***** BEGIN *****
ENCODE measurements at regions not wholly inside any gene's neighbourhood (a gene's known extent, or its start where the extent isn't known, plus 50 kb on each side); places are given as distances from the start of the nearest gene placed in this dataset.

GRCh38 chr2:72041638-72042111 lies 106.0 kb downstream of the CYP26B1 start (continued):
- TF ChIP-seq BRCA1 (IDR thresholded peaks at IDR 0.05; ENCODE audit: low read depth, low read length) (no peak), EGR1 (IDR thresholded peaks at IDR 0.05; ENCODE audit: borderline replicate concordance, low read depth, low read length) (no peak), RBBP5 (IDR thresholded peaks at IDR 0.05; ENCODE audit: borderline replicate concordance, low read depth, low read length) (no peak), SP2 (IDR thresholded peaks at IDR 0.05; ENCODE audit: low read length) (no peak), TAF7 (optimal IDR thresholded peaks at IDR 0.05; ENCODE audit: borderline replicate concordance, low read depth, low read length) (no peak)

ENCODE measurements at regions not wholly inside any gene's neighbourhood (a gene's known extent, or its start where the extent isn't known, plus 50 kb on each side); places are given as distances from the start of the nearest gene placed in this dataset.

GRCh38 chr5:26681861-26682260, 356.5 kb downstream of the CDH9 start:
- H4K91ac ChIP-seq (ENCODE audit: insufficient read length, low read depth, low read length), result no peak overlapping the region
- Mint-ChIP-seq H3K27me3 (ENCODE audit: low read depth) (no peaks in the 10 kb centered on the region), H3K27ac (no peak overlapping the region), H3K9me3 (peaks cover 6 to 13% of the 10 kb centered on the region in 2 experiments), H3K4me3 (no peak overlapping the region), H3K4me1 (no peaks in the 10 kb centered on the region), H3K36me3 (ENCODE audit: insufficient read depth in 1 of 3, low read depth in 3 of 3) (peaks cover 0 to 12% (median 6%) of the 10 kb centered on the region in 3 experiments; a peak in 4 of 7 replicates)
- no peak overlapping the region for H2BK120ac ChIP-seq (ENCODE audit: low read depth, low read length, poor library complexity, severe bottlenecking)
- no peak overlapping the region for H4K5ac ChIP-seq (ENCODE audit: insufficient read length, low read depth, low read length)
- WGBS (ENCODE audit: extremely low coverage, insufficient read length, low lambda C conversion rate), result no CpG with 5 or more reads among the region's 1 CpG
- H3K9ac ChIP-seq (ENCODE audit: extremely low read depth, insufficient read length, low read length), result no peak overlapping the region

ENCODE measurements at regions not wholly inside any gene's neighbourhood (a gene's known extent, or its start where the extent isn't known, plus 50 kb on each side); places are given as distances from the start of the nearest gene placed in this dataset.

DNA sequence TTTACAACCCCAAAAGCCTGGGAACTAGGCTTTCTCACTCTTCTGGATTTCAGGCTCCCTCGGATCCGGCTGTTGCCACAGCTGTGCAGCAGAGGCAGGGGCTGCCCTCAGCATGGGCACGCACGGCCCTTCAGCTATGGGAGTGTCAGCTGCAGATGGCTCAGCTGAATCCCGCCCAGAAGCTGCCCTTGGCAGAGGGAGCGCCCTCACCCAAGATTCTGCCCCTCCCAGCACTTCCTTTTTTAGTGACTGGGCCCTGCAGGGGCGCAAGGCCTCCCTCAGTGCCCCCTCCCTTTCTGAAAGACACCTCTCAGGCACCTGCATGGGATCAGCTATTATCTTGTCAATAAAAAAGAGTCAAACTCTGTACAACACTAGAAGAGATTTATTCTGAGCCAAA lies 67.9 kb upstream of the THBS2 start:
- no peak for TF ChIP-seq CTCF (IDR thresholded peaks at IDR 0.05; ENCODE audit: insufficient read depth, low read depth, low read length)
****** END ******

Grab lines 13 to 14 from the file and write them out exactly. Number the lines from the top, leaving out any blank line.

DNA sequence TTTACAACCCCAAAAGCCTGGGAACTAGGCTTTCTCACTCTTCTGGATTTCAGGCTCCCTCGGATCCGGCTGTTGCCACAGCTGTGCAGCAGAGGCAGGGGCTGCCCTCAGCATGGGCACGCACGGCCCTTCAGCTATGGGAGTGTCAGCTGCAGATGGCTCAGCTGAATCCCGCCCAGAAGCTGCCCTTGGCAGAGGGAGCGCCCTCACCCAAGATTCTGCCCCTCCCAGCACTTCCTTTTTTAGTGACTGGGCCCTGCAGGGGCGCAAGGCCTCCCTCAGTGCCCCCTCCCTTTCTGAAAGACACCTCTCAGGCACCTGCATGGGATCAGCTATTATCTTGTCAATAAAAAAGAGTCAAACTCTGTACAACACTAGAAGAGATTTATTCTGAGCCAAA lies 67.9 kb upstream of the THBS2 start:
- no peak for TF ChIP-seq CTCF (IDR thresholded peaks at IDR 0.05; ENCODE audit: insufficient read depth, low read depth, low read length)